Bare Text Comparison of the Personal Data Protection Bill 2018 with the General Data Protection Rules : Part II – Right to Confirmation and Access


The Personal Data Protection Bill has garnered a fair degree of attention in the last few weeks. For the uninitiated, a brief description of the Bill and its significance can be found here.

The purpose of this series is to analyze the bare text of the Data Principal Rights espoused in the Bill (Chapter VI), namely the Right to Confirmation and Access, Right to Correction, Right to Data Portability and the Right to be Forgotten, in light of the text used in the European legislations to espouse the same values. Each post will deal with each of the above rights.

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A Perfect Eden

[Ed Note : The following post has been authored by Anupriya Nair, a second year student of NALSAR University of Law. In an interesting and chilling read, Anupriya talks about the potential emergence of China-inspired social credit systems in India which essentially monitor our actions to tell us how trustworthy we are. What exactly does this entail? Read to find out more!]

Unlocking Novel Frontiers of Digital Control: The Potential Emergence of Social Credit Systems in India

Development of technology has begun to tread the fine line between liberation and oppression of society. In other words, the ever-evolving digital sphere has led us to face the paradox of having means to achieve new levels of inclusivity (liberation) while running an exponentially large risk of highly intrusive surveillance (oppression).

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Comments on the Srikrishna Committee Report and the Draft Data Protection Bill 2018 – II

[Ed Note : The following post, the second post in the series of posts containing comments to the Report and Draft Bill, 2018  published on the MeitY website, has been authored and compiled by students of NALSAR University of Law. This post contains comments on the Report and Draft bill in relation to the AADHAR issue.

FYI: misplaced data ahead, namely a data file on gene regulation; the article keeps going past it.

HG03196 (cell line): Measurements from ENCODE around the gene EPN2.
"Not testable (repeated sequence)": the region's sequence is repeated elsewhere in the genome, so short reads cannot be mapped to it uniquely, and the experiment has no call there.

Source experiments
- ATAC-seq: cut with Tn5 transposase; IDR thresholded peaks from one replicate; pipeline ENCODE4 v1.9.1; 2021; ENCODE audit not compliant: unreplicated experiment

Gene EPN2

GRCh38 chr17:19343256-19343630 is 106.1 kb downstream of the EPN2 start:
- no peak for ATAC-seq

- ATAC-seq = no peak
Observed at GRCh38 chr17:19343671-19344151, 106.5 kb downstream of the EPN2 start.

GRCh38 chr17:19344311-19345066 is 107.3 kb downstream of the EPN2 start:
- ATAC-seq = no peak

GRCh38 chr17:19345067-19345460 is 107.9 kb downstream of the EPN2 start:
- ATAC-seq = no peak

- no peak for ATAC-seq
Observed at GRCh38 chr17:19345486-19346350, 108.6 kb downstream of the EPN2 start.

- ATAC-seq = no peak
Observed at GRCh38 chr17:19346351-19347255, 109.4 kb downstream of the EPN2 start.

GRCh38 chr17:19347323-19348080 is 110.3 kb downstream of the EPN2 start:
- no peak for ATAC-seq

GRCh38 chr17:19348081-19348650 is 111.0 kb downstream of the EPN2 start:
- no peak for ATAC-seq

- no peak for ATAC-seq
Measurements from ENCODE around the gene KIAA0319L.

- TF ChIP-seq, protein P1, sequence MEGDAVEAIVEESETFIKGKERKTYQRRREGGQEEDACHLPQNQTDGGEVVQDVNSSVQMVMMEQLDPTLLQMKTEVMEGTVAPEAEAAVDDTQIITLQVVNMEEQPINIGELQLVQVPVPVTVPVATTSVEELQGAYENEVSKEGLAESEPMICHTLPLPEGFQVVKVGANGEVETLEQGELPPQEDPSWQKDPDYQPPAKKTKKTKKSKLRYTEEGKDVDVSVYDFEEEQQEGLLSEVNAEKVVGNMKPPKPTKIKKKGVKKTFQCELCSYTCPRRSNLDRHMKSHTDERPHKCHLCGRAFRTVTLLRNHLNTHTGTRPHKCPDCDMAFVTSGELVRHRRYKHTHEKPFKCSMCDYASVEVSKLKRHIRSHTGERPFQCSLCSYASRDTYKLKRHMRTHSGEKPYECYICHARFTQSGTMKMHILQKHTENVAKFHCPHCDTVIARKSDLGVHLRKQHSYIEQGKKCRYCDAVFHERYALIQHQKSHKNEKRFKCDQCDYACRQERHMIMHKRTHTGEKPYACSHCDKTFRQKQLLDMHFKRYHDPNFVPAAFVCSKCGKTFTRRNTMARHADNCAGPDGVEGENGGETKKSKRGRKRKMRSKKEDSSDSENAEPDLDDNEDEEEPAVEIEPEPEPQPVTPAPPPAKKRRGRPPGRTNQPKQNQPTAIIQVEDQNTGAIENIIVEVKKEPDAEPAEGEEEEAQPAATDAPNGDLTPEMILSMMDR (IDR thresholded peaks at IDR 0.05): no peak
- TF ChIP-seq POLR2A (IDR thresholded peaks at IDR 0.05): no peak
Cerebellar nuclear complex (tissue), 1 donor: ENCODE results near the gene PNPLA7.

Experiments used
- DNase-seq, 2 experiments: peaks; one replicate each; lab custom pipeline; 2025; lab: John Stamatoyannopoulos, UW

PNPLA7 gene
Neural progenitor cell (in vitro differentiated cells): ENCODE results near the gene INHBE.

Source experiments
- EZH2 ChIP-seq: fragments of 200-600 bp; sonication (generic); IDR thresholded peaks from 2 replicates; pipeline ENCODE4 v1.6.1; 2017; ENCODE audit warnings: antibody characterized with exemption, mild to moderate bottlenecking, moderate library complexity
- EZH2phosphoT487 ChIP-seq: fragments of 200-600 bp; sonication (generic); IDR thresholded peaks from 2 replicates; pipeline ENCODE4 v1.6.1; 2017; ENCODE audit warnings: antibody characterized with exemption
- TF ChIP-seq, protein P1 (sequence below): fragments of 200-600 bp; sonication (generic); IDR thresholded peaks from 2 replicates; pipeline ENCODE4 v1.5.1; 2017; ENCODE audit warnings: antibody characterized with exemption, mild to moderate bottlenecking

The first post in the series can be found here. Keep watching this space for more posts in the series!]

With the Supreme Court upholding the constitutional validity of the Aadhaar Act and scheme on the 27th of September, 2018, a significant impact will be felt by the Data Protection Bill. If one looks at the larger aim of a Bill like the Data Protection Bill, it is to recognize that an individual’s data and their rights over it are of utmost importance. With the Apex Court upholding the validity of Aadhaar albeit certain caveats, a thorn is created in the larger realization of the Bill’s goal. Principally, the limitation of the role of Aadhaar by the judgment would secure rights in terms of who uses available data and the interference of private parties. However, the fact that biometric data collection is still a valid process creates doubts regarding the conflicting nature of the aims of data protection and Aadhaar.

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Mr. Shailesh Gandhi on Privacy

[Ed Note : The following is a guest post by Mr. Shailesh Gandhi, Former Central Information Commissioner under the framework of the RTI Act 2005, who has graciously agreed to express his views through this platform]

First Define ‘Privacy’

The problem with the nine-judge ruling is that after proclaiming privacy as a fundamental right, it has not defined what is privacy. It is now left to all adjudicators to give multiple interpretations in order to understand the term, writes Shailesh Gandhi.

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The Data Protection Act

[Ed Note : The following is a guest post by Mr. Shailesh Gandhi, Former Central Information Commissioner under the framework of the RTI Act 2005, who has graciously agreed to express his views through this platform]

If any proof was required that the RTI Act is seriously threatening the arbitrary and corrupt actions of those who are powerful, the proposed Data Protection Bill provides it. The Supreme Court of India in various decisions before the advent of the RTI Act acknowledged that the Right to Information and Right to publish are fundamental rights of citizens under Article 19 (1) (a) of the constitution which guarantees freedom of speech and expression. Any constriction of this right can be based only on what the constitution permits. Article 19 (2) permits reasonable restrictions on the exercise of this right only “in the interests of the sovereignty and integrity of India, the security of the State, friendly relations with foreign States, public order, decency or morality or in relation to contempt of court, defamation or incitement to an offence.”

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